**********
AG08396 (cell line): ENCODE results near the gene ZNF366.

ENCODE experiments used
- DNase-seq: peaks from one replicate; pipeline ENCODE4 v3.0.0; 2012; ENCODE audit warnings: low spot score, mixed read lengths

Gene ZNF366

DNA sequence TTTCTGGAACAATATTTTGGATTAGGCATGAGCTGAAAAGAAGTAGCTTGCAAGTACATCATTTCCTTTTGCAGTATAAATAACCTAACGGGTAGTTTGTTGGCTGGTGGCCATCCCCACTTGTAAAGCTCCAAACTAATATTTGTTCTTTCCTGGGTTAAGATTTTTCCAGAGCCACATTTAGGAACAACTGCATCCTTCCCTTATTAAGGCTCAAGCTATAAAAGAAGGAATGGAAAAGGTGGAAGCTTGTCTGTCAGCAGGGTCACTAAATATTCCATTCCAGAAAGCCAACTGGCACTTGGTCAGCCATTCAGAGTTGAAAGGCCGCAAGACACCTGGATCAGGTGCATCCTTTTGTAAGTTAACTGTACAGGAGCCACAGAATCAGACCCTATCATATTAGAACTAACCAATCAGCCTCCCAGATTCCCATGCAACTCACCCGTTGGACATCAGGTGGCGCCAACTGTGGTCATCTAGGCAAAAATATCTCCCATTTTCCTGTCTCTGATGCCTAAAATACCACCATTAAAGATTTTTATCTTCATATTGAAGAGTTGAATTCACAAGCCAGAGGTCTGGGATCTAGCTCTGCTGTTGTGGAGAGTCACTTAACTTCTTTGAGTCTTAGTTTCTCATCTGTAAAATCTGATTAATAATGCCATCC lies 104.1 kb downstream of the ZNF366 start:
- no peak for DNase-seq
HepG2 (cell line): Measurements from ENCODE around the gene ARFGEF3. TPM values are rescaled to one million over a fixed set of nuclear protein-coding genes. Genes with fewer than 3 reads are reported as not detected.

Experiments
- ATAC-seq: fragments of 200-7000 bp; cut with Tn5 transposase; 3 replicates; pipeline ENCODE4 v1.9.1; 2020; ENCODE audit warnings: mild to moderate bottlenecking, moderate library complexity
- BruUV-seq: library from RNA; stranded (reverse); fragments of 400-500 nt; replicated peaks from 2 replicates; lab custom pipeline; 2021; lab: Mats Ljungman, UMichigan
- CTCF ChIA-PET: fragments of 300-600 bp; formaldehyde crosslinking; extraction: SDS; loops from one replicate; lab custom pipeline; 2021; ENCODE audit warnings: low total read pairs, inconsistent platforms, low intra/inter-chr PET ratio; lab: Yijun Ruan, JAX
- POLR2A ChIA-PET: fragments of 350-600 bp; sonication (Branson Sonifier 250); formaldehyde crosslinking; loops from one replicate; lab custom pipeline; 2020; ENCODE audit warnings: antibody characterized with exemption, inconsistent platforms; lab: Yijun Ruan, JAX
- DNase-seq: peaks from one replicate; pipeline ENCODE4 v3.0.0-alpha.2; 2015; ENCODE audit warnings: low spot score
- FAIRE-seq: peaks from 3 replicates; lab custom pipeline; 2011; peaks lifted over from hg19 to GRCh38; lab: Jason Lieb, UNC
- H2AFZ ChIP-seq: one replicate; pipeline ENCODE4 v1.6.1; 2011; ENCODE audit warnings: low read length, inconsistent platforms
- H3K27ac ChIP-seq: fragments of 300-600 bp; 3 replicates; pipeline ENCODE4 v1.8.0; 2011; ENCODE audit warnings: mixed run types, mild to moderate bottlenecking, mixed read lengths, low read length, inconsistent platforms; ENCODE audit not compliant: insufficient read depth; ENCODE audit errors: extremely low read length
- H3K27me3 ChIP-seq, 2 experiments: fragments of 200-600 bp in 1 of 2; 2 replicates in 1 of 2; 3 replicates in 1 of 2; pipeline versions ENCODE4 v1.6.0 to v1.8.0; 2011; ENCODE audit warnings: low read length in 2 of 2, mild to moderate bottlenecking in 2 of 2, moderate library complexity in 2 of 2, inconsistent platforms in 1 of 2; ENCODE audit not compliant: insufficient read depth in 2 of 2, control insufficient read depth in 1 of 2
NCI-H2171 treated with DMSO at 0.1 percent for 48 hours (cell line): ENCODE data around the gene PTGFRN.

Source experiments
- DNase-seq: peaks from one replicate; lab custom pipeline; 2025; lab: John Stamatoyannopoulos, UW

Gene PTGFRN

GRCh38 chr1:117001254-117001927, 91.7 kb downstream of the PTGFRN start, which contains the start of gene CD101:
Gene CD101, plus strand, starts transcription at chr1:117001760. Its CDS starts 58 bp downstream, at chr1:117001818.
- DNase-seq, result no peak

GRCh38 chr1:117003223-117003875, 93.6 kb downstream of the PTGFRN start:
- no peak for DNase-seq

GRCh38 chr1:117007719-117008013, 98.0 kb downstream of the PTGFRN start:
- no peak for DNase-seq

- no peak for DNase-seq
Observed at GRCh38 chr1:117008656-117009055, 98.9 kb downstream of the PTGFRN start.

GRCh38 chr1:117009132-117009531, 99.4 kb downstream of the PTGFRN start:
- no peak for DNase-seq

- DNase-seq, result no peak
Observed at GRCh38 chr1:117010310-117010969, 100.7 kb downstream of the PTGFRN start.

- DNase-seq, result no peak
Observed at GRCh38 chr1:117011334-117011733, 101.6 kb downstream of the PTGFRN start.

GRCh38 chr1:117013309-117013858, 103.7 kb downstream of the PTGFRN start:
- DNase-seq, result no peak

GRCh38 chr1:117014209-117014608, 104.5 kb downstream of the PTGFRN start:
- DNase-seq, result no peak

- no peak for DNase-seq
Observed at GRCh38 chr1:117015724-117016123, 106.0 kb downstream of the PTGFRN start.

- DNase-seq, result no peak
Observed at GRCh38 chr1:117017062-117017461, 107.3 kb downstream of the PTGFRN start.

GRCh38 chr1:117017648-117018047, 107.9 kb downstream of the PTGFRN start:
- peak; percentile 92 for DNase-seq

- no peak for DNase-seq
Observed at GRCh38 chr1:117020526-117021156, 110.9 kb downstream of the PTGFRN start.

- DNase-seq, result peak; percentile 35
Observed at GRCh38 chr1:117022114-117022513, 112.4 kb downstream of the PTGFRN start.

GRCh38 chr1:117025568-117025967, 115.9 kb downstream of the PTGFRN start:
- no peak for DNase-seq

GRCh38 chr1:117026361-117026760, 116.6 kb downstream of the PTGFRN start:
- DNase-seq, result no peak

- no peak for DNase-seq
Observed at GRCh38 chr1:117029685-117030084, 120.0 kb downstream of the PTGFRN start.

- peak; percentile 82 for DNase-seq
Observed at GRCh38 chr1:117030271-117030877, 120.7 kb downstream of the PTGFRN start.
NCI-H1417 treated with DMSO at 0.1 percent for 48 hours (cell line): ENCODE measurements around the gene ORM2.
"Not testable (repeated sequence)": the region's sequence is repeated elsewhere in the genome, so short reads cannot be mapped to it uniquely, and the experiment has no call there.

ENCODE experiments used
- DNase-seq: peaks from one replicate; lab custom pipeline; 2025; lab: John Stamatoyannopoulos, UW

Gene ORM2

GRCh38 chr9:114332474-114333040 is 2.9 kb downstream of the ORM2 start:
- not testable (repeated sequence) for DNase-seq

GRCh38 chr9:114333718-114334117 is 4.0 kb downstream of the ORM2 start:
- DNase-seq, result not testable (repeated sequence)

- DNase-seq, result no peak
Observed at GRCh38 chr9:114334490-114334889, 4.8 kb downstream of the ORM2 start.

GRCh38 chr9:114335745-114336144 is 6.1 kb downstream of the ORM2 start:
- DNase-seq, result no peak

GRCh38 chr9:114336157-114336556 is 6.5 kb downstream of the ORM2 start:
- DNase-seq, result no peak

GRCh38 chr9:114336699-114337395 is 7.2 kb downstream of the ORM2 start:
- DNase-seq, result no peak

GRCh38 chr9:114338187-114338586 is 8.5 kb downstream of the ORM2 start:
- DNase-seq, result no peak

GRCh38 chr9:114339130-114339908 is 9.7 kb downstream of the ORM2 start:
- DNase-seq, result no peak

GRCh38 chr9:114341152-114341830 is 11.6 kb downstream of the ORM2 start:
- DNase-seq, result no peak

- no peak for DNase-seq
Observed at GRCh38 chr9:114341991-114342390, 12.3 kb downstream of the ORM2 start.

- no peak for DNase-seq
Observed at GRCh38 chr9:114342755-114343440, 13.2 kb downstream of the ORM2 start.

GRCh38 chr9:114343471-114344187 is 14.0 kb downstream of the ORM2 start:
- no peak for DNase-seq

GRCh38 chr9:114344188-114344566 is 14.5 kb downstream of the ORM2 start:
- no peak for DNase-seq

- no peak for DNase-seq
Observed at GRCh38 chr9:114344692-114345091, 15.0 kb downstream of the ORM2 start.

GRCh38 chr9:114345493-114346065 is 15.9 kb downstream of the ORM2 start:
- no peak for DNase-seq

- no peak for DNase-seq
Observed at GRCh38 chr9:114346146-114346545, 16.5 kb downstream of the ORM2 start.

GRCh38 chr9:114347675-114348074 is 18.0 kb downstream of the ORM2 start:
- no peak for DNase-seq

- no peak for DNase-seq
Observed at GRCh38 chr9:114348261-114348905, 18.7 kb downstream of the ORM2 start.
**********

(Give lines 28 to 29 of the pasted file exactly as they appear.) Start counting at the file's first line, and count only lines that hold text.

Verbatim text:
- no peak for DNase-seq

- no peak for DNase-seq